As specified in [RFC5766] and [RFC5928], the <port> part, if present, denotes the port on which the TURN server is awaiting connection requests. If it is absent, the default port is 3478 for both UDP and TCP. The default port for TURN over TLS is 5349.
Security considerations for the resolution mechanism are discussed in Section 5 of [RFC5928]. Note that this section contains normative text defining authentication procedures to be followed by turn clients when TLS is used.
The "turn" and "turns" URI schemes do not introduce any specific security issues beyond the security considerations discussed in [RFC3986].
Although a "turn" or "turns" URI does not itself include the username or password that will be used to authenticate the TURN client, in certain environments, such as WebRTC, the username and password will almost certainly be provisioned remotely by an external agent at the same time as a "turns" URI is sent to that client. Thus, in such situations, if the username and password were received in the clear, there would be little or no benefit to using a "turns" URI. For this reason, a TURN client MUST ensure that the username, password, "turns" URI, and any other security-relevant parameters are received with equivalent security before using the "turns" URI. Receiving those parameters over another TLS session can provide the appropriate level of security, if both TLS sessions are similarly parameterised, e.g., with commensurate strength ciphersuites.
Thanks to Margaret Wasserman, Magnus Westerlund, Juergen Schoenwaelder, Sean Turner, Ted Hardie, Dave Thaler, Alfred E. Heggestad, Eilon Yardeni, Dan Wing, Alfred Hoenes, and Jim Kleck for the comments, suggestions, and questions that helped improve "Traversal Using Relays around NAT (TURN) Uniform Resource Identifiers" by M. Petit-Huguenin (October 2011).
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RFC 7065 TURN URIs November 2013
Many thanks to Cullen Jennings for his detailed review and thoughtful comments on "URI Scheme for Traversal Using Relays around NAT (TURN) Protocol" by S. Nandakumar, et al. (October 2011).
Thanks to Bjoern Hoehrmann, Dan Wing, Russ Housley, S. Moonesamy, Graham Klyne, Harald Alvestrand, Hadriel Kaplan, Tina Tsou, Spencer Dawkins, Ted Lemon, Barry Leiba, Pete Resnick, and Stephen Farrell for the comments, suggestions, and questions that helped improve this document.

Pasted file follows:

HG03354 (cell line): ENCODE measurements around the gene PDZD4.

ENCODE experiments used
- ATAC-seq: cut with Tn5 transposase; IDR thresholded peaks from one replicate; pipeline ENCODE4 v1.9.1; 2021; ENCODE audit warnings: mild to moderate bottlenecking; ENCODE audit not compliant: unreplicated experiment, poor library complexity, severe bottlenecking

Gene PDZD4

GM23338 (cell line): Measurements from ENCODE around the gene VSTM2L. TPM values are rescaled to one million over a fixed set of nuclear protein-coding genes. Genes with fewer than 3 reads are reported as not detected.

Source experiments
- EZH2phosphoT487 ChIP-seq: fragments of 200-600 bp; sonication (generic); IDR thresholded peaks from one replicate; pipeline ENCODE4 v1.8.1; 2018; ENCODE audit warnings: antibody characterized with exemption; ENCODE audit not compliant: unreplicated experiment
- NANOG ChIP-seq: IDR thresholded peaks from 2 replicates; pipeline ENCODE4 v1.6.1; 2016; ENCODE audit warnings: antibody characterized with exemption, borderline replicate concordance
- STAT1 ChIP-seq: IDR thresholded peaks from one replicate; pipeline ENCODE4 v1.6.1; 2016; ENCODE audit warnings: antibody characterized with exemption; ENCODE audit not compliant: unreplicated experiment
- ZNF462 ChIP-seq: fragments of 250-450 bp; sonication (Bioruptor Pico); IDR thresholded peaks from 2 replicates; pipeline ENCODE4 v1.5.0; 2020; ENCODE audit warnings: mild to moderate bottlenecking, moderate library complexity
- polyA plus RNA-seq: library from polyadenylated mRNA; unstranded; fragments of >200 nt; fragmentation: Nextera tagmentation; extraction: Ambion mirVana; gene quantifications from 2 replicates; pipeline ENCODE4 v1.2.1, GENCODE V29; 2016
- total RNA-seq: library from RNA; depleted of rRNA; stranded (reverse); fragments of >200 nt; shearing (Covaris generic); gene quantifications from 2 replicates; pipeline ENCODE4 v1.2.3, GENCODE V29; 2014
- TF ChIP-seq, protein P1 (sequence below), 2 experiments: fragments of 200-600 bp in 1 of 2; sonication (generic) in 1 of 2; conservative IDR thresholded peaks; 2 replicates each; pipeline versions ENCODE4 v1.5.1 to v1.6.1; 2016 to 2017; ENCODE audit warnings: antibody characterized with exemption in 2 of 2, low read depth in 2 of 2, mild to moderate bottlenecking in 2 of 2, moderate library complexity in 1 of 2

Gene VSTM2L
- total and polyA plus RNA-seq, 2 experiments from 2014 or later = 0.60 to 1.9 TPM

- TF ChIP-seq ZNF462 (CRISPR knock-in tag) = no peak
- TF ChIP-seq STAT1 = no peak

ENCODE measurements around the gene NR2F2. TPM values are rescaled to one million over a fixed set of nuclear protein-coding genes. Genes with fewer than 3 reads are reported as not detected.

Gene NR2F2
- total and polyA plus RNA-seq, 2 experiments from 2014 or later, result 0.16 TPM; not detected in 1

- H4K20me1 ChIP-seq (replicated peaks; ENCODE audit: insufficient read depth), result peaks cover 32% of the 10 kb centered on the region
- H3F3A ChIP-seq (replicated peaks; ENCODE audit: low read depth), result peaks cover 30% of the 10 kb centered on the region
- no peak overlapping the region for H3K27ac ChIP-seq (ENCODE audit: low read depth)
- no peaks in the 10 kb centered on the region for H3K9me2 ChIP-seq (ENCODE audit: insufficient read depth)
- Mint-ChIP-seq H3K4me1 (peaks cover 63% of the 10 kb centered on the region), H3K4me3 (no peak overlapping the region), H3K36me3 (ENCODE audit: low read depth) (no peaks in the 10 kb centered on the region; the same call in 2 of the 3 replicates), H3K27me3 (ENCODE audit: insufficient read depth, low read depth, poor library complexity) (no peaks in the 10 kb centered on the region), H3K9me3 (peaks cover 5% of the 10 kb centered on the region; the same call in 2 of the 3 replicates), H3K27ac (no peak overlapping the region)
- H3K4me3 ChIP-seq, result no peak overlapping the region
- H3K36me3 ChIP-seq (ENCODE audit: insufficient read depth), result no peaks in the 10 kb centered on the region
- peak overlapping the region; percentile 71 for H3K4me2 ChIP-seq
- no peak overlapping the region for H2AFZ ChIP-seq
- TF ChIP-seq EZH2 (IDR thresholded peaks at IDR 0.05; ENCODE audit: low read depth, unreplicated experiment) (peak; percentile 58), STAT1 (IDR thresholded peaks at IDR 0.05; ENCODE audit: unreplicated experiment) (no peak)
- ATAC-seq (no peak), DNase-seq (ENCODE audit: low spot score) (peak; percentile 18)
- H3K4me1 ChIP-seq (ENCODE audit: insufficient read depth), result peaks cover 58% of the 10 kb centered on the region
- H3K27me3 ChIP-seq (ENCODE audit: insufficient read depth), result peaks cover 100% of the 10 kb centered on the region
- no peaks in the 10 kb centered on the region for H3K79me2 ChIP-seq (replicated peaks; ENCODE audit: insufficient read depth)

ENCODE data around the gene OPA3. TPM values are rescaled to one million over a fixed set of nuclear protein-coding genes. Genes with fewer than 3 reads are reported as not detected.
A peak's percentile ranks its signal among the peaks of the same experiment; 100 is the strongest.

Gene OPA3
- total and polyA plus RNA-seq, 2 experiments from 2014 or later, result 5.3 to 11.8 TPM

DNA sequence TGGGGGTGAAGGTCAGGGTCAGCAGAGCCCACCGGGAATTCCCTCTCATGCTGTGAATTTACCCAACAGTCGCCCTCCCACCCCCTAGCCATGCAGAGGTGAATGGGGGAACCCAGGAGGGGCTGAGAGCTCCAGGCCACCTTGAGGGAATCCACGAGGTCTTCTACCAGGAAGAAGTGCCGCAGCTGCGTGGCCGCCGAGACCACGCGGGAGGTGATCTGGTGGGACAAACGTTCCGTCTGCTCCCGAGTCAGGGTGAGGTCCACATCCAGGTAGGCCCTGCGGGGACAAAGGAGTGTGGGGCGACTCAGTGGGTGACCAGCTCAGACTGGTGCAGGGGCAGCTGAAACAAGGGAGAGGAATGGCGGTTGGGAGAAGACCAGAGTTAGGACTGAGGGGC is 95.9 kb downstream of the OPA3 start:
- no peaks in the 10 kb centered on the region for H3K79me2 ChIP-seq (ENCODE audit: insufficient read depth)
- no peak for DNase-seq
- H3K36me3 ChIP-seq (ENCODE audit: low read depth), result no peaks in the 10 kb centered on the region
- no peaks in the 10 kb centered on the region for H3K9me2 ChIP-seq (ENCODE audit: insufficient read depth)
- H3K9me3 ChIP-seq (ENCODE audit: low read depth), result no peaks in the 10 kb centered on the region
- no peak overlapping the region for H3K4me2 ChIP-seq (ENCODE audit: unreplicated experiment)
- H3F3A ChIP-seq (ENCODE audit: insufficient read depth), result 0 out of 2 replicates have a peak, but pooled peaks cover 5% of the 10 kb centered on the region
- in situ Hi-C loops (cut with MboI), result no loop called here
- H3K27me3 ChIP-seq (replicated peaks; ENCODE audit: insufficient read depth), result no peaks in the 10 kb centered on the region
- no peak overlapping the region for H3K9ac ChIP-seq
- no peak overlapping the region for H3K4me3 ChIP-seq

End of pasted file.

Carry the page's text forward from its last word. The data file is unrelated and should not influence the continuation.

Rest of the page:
The authors would also like to express their gratitude to Dan Wing for his assistance in shepherding this document. We also want to thank Gonzalo Camarillo, the Real-time Applications and Infrastructure Area Director, for sponsoring this document as well as his careful reviews.
[RFC4395] Hansen, T., Hardie, T., and L. Masinter, "Guidelines and Registration Procedures for New URI Schemes", BCP 35, RFC 4395, February 2006.
[WEBRTC] Bergkvist, A., Burnett, D., Jennings, C., and A. Narayanan, "WebRTC 1.0: Real-time Communication Between Browsers", World Wide Web Consortium WD WD-webrtc-20120821, August 2012, <http://www.w3.org/TR/2012/WD-webrtc-20120821>.
o One recurring comment was to stop using the suffix "s" on the URI scheme, and to move the secure option to a parameter (e.g. ";proto=tls"). We decided against this idea because the STUN URI does not have a ";proto=" parameter and we would have lost the symmetry between the TURN and STUN URIs.
o Following the advice of Section 2.2 of RFC 4395, and because the TURN URI does not describe a hierarchical structure, the TURN URIs are opaque URIs.
o <password> is not used in the URIs because it is deprecated [RFC3986]. <username> and <auth> are not used in the URIs because they do not guide the resolution mechanism.
o As discussed at IETF 72 in Dublin, there are no generic parameters in the URI to prevent compatibility issues.
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RFC 7065 TURN URIs November 2013
Marc Petit-Huguenin Impedance Mismatch
Suhas Nandakumar Cisco Systems 170 West Tasman Drive San Jose, CA 95134 US
Gonzalo Salgueiro Cisco Systems 7200-12 Kit Creek Road Research Triangle Park, NC 27709 US
Paul E. Jones Cisco Systems 7025 Kit Creek Road Research Triangle Park, NC 27709 US